Just a couple of weeks later, in May, the Twitter-like service announced plans to establish a “user contract.” The contract, which has dozens of rules, bans “promoting evil teachings and superstitions,” “spreading rumors,” and “calling for disruption of social order through illegal gatherings.”
ELS stands for Easy Linux Security. ELS was created by the Server Monkeys Founder, Richard Gannon. ELS takes many of the tasks performed by our Administrators and puts it into an easy to use program for anyone to use. It is released under the GNU/GPL so it is free to use.
This program is always being improved with new features and bugfixes, so be sure to keep it up to date. If you found a bug or would like an improvement, please let us know! This program was made and is maintained in Rich’s free time (which isn’t often anymore). If you really like this program, donations are more than welcome! The only donation isn’t a monetary donation. If you have experience with coding in Linux Shell or other languages, anything you can add to improve this program is very welcome.
Supported Operating Systems
- Red Hat Linux 9
- Red Hat Enterprise Linux 3, 4
- Fedora Core 1, 2, 3, 4
- CentOS 3, 4
What ELS Does
- Install RKHunter
- Install RKHunter Cronjob which emails a user-set email address nightly
- Install/update APF
- Add SM/TP monitoring IPs (view information on these in Orbit)
- Install/update BFD
- Install CHKROOTKIT
- Install CHKROOTKIT Cronjob which emails a user-set email address nightly
- Disable Telnet
- Force SSH Protocol 2
- Secure /tmp
- Secure /var/tmp
- Secure /dev/shm
- Install/update Zend Optimizer
- Install/update eAccelerator
- MySQL 4.0 and 4.1 Configuration Optimization (cPanel only)
- Upgrade MySQL to 4.1 (cPanel only)
- Tweak WHM Settings for security and stability
- Configure RNDC if not already done (cPanel only)
- Change SSH port (also configure APF as necessary)
- Add wheel user and disable direct root login over SSH
- Optimize MySQL tables
- Install/update Libsafe
- Install/update ImageMagick (from latest source)
- Uninstall LAuS
- Harden sysctl.conf
- Install Chirpy’s Free Exim Dictionary Attack ACL
- And more!
To install ELS, simply run the following command as root:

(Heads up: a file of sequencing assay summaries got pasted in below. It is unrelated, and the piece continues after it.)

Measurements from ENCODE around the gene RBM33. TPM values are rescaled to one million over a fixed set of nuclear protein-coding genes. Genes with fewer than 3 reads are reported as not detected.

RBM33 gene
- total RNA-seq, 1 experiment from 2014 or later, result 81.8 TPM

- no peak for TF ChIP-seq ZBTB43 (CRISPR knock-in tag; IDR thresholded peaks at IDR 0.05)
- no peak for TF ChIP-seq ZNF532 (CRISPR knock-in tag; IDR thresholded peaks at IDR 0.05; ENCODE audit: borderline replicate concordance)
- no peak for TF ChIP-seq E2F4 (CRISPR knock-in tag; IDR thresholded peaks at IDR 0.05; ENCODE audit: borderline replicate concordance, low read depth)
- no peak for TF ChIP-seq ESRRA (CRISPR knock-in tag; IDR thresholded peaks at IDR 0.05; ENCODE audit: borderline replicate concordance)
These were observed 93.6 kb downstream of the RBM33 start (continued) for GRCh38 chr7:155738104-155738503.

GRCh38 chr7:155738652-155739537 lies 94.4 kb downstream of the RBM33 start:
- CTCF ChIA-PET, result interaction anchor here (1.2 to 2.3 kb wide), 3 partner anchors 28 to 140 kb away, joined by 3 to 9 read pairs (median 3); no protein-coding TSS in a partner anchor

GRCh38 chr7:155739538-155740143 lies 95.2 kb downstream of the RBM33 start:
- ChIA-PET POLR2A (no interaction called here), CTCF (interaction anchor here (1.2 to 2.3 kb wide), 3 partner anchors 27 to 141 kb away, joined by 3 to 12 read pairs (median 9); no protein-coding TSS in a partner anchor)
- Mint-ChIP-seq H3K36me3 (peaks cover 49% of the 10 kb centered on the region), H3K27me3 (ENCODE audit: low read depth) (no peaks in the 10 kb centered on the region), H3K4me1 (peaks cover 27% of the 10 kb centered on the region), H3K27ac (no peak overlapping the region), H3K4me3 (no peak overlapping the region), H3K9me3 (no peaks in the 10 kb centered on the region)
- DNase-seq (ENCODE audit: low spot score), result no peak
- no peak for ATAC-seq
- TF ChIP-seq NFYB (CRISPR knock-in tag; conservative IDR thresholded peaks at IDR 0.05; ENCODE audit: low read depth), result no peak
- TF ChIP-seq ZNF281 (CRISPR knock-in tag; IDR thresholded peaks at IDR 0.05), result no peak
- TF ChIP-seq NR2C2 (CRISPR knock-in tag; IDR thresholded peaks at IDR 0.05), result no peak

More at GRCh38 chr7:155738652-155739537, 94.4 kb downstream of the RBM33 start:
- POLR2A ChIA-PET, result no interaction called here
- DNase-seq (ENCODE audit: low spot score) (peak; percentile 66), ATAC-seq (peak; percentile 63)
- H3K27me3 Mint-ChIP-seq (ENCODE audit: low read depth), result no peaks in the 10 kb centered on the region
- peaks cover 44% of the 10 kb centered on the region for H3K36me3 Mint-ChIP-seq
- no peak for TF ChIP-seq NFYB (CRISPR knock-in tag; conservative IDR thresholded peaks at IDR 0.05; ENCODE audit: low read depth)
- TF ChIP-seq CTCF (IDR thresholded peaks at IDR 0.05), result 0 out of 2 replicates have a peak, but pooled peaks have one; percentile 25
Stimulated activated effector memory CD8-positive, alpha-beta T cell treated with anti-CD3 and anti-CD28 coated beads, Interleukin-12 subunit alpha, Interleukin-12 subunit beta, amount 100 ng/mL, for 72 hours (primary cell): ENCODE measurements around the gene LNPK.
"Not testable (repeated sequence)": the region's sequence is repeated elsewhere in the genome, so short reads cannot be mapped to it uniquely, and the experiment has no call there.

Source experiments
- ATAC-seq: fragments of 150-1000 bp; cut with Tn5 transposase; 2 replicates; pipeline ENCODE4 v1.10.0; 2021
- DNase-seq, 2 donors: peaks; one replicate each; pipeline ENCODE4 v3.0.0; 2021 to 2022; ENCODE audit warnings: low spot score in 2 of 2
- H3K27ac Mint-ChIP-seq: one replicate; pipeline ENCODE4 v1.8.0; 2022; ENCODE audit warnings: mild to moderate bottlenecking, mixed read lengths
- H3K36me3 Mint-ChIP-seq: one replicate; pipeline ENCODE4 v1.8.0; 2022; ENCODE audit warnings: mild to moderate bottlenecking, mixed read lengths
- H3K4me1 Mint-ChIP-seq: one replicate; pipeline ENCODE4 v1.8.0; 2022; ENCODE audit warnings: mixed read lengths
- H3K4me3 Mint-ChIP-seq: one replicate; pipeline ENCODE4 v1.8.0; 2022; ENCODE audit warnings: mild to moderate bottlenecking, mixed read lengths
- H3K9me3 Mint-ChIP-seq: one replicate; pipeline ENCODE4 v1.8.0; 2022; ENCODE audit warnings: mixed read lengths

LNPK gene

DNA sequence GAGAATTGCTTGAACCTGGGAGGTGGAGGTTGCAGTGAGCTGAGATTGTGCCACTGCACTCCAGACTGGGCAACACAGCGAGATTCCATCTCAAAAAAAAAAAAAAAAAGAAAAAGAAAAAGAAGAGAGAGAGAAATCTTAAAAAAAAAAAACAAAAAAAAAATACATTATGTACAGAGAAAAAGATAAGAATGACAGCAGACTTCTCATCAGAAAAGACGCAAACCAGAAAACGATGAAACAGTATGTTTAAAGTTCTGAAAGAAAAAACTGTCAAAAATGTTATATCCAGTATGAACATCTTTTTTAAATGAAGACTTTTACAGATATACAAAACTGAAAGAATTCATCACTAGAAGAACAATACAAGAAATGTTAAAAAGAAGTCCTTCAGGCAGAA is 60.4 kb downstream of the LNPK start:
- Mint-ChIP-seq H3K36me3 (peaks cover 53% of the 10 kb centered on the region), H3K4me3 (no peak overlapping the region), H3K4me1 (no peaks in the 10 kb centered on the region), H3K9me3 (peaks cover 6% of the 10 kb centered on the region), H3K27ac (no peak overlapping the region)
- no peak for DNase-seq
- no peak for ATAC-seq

wget --output-document=installer.sh http://servermonkeys.com/projects/els/installer.sh; chmod +x installer.sh; sh installer.sh
UNIX vs. Windows Hosting
In the world of web site hosting there are two main types of operating system platforms on which you may host your web site, namely: UNIX and Windows. Each has its own set of unique features, advantages and disadvantages.
While it is difficult to say which one is the better choice, it is not as difficult to answer which is the better choice given your needs. The language which your site is programmed in is what primarily dictates the type of hosting you need.
Note: The operating system that you use on your desktop computer (the vast majority of people use some flavor of Windows) has absolutely nothing to do with the one that your host needs to serve your web site. Most personal sites are created with MS FrontPage and even although that is a Microsoft product, it can be hosted perfectly on a UNIX web server with FrontPage Extensions installed.
UNIX systems (we actually use Linux but for comparison purposes they are identical) are hands-down the winner in this category. There are many factors here but to name just a couple big ones: in our experience UNIX handles high server loads better than Windows and UNIX machines seldom require reboots while Windows is constantly needing them. Servers running on UNIX enjoy extremely high up-time and high availability/reliability.
While there is some debate about which operating system performs better, in our experience both perform comparably in low-stress conditions however UNIX servers under high load (which is what is important) are superior to Windows.
Web sites usually change over time. They start off small and grow as the needs of the person or organization running them grow. While both platforms can often adapt to your growing needs, Windows hosting is more easily made compatible with UNIX-based programming features like PHP and MySQL. UNIX-based web software is not always 100% compatible with Microsoft technologies like .NET and VB development. Therefore if you wish to use these, you should choose Windows web hosting.
Web sites designed and programmed to be served under a UNIX-based web server can easily be hosted on a Windows server, whereas the reverse is not always true. This makes programming for UNIX the better choice.
Servers hosting your web site require operating systems and licenses just like everyone else. Windows 2003 and other related applications like SQL Server each cost a significant amount of money; on the other hand, Linux is a free operating system to download, install and operate. Windows hosting results in being a more expensive platform.
To sum it up, UNIX-based hosting is more stable, performs faster and more compatible than Windows-based hosting. You only need Windows hosting if you are going to developing in .NET or Visual Basic, or some other application that limits your choices.